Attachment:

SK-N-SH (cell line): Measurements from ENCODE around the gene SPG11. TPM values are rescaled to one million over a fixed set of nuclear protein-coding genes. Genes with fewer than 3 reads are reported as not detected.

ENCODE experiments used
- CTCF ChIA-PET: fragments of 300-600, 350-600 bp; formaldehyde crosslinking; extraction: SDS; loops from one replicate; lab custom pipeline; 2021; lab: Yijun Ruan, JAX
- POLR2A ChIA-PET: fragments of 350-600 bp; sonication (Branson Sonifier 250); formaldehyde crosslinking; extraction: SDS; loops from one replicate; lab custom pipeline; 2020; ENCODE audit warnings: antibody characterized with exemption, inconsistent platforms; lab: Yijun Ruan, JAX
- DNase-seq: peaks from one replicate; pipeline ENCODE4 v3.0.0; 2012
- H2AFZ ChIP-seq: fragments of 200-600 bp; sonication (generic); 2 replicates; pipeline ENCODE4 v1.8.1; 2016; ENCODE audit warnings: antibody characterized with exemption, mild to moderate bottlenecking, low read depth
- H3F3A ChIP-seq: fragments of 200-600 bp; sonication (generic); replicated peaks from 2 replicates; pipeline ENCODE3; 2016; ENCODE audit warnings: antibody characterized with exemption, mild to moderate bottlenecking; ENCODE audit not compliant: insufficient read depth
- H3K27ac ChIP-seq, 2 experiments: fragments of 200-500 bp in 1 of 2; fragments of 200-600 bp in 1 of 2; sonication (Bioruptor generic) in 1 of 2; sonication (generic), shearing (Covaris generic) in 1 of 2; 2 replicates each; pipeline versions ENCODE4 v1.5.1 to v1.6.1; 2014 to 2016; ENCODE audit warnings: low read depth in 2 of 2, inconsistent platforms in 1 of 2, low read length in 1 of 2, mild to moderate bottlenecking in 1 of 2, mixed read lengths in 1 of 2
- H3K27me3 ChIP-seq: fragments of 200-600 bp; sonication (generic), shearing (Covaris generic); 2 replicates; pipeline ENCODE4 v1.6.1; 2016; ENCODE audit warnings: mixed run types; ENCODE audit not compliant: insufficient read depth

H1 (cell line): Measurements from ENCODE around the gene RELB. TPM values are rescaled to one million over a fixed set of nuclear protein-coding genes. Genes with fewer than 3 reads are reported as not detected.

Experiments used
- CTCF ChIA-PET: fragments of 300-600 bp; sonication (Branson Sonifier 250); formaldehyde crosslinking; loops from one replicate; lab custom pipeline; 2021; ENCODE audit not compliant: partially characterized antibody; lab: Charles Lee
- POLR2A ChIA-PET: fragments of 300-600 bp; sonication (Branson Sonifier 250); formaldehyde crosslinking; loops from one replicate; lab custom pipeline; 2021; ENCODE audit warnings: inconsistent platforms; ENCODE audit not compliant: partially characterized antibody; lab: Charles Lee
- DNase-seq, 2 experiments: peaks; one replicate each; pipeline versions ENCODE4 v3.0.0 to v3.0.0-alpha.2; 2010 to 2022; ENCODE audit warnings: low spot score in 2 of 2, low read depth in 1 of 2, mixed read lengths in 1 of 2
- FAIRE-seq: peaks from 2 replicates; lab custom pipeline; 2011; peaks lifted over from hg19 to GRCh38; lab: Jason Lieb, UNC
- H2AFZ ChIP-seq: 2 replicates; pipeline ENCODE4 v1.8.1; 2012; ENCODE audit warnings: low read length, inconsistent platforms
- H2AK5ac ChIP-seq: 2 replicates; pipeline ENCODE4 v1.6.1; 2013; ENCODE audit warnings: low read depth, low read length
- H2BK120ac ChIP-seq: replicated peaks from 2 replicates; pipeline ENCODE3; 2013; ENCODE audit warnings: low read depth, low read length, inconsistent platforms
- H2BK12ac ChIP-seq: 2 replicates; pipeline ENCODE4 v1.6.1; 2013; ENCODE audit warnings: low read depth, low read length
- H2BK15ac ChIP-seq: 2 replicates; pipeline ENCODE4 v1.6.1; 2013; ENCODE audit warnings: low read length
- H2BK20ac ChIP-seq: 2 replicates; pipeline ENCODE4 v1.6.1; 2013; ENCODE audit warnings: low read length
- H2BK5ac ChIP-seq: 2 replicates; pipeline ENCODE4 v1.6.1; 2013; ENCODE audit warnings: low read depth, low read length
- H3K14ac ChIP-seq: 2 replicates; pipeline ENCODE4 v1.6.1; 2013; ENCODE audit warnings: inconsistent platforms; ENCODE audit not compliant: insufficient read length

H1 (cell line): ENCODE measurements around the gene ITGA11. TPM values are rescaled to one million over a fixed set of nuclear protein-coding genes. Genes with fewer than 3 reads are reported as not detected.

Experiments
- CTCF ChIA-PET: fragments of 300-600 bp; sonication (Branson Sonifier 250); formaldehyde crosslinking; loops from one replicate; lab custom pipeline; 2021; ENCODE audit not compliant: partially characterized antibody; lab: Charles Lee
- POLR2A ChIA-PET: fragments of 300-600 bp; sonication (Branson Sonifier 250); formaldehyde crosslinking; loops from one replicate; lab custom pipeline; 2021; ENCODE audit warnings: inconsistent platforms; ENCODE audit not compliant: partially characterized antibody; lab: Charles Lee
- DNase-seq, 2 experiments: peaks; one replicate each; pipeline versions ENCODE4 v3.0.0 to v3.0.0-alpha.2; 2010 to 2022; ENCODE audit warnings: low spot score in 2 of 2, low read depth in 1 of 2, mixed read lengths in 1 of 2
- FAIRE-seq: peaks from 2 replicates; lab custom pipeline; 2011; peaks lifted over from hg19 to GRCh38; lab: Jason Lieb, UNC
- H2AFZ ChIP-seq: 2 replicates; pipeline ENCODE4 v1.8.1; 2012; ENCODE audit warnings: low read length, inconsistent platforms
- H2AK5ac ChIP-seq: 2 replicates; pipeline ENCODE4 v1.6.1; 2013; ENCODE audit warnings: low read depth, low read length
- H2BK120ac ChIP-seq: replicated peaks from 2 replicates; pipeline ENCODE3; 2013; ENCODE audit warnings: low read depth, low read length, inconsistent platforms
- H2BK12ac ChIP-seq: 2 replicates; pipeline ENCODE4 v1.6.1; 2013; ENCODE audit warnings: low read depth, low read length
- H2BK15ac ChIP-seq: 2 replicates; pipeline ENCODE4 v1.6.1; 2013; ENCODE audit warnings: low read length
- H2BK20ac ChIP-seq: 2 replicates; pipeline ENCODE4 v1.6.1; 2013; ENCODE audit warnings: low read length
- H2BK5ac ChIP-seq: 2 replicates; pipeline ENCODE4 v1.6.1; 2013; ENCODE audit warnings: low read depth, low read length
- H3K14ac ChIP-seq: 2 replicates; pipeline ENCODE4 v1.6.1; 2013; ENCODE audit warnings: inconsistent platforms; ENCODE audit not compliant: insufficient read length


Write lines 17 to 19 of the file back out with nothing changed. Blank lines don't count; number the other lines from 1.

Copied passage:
- H2AK5ac ChIP-seq: 2 replicates; pipeline ENCODE4 v1.6.1; 2013; ENCODE audit warnings: low read depth, low read length
- H2BK120ac ChIP-seq: replicated peaks from 2 replicates; pipeline ENCODE3; 2013; ENCODE audit warnings: low read depth, low read length, inconsistent platforms
- H2BK12ac ChIP-seq: 2 replicates; pipeline ENCODE4 v1.6.1; 2013; ENCODE audit warnings: low read depth, low read length